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NCJ Number: 201870 Find in a Library
Title: Everett, Washington, Arrest Policies Project: A Process Evaluation
Author(s): Deborah L. Spence
Corporate Author: Institute for Law and Justice
United States of America
Date Published: October 2000
Page Count: 22
Sponsoring Agency: Institute for Law and Justice
Alexandria, VA 22314
National Institute of Justice (NIJ)
Washington, DC 20531
NCJRS Photocopy Services
Rockville, MD 20849-6000
Grant Number: 98-WE-VX-0012
Sale Source: NCJRS Photocopy Services
Box 6000
Rockville, MD 20849-6000
United States of America

Institute for Law and Justice
1219 Prince Street, Suite 2
Alexandria, VA 22314
United States of America
Document: PDF
Dataset: DATASET 1
Type: Program/Project Evaluation
Format: Document
Language: English
Country: United States of America
Annotation: This evaluation report on the Everett Arrest Policies Project (Washington State) -- a Federal grant project intended to encourage jurisdictions to implement mandatory or proarrest policies as an effective domestic-violence intervention that is part of a coordinated community response -- addresses the project environment, as well as the development and implementation of the Everett Domestic Violence Unit.
Abstract: The city was awarded two 18-month Arrest Program grants to implement a Domestic Violence Enhanced Prosecution Effectiveness project, which includes a Domestic Violence Unit (DVU) to be administered by the City Attorney's Office. The DVU is a collaboration with various local partners, primarily the Everett Police Department and the Snohomish County Center for battered Women. The DVU was launched with a $314,005 Arrest Program grant awarded in March 1997. The project's overall goal was to increase the successful prosecution of misdemeanor domestic-violence charges by 50 percent within 18 months. Key project personnel proposed for the project were a city prosecutor to handle all domestic-violence cases, a police sergeant, a victim/witness coordinator, and an office assistant. The second grant supported one full-time advocate to serve residents. The process evaluation obtained relevant data from interviews, program documentation, and a review of local statistics. The evaluation determined that the Arrest Project has met its primary measure of success; the percentage of successful prosecutions, compared to the number of cases referred, has increased since the project began; however, despite intentions stated in project goals and objectives, advocacy has become a separate entity outside the project. There is room for considerable expansion of the role played by the Snohomish County Center for Battered Women. This would improve the project's efforts to enhance victim safety. As of the time of the evaluation's site visit, not much was being done to increase the role of probation in the project. Without improvements in the monitoring of probationers, the only way the project can hold batterers accountable is through rigorous, victimless prosecution, and this might jeopardize victim safety. The implementation of project plans for judicial education would also improve both victim safety and offender accountability.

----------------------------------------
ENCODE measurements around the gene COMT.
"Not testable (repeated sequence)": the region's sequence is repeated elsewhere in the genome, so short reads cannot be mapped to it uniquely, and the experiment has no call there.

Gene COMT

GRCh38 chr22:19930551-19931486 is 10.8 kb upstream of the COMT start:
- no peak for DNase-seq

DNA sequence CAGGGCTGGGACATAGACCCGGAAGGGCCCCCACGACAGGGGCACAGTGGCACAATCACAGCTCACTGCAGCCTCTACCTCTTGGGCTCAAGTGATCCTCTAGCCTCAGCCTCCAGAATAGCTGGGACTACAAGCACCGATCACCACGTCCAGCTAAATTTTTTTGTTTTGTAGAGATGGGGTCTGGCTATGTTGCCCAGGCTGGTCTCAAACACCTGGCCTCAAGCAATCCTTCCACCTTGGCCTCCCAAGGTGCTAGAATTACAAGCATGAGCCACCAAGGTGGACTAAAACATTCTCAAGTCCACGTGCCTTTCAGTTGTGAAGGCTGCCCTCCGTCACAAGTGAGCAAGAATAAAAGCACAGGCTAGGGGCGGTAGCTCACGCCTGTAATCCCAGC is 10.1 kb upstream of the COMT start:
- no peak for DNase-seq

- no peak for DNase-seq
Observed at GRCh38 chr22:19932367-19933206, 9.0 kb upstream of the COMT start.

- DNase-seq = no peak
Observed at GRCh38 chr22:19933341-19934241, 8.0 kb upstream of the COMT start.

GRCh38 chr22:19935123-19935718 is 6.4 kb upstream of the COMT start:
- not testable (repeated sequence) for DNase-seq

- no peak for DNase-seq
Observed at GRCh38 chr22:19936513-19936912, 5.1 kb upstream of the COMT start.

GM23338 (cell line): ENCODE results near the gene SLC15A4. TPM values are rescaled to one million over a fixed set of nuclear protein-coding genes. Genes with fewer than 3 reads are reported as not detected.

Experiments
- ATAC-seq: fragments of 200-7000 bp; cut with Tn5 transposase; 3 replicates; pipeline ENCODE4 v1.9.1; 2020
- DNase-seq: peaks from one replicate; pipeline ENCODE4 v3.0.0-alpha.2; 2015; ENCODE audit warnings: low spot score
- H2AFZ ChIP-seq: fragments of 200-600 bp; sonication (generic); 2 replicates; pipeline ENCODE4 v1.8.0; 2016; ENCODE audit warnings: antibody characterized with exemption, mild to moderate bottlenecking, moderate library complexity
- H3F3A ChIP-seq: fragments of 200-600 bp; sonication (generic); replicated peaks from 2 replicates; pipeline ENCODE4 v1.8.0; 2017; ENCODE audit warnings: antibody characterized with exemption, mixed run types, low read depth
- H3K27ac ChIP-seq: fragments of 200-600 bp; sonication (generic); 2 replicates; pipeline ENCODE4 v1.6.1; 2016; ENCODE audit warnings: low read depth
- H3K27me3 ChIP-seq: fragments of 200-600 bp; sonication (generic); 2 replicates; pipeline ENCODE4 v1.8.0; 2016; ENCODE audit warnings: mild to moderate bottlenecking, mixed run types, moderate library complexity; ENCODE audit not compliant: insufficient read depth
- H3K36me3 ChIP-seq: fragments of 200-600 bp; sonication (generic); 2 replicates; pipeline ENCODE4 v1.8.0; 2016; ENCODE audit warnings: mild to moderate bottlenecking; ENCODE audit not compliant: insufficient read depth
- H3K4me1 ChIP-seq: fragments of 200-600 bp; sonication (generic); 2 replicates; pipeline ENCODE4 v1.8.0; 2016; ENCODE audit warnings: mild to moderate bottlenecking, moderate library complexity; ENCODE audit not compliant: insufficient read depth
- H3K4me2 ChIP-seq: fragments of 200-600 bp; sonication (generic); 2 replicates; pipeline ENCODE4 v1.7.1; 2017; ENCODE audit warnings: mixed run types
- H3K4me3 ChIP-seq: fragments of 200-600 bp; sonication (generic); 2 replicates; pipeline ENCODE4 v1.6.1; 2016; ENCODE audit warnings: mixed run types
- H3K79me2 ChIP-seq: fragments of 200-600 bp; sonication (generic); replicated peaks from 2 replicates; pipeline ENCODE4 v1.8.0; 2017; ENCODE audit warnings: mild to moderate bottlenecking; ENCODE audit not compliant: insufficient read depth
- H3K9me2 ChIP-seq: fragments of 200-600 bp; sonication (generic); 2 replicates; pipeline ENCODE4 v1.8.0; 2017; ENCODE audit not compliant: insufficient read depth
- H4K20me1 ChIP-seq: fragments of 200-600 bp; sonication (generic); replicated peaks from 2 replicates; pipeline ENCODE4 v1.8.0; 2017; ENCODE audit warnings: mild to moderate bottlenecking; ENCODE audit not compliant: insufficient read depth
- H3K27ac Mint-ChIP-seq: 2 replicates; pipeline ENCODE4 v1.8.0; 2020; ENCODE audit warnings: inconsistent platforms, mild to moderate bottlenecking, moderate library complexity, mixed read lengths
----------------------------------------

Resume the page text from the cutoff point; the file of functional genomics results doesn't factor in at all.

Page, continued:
Main Term(s): Female victims
Index Term(s): Anti-stalking laws; Court management; Domestic assault; Domestic assault arrest policies; Domestic assault prevention; Interagency cooperation; NIJ grant-related documents; Police domestic violence training; Private sector-government cooperation; Probation; Prosecution; Restraining orders; State laws; Victim services; Victims of violent crime; Washington
Note: Dataset may be archived by the NIJ Data Resources Program at the National Archive of Criminal Justice Data
To cite this abstract, use the following link:
http://www.ncjrs.gov/App/publications/abstract.aspx?ID=201870

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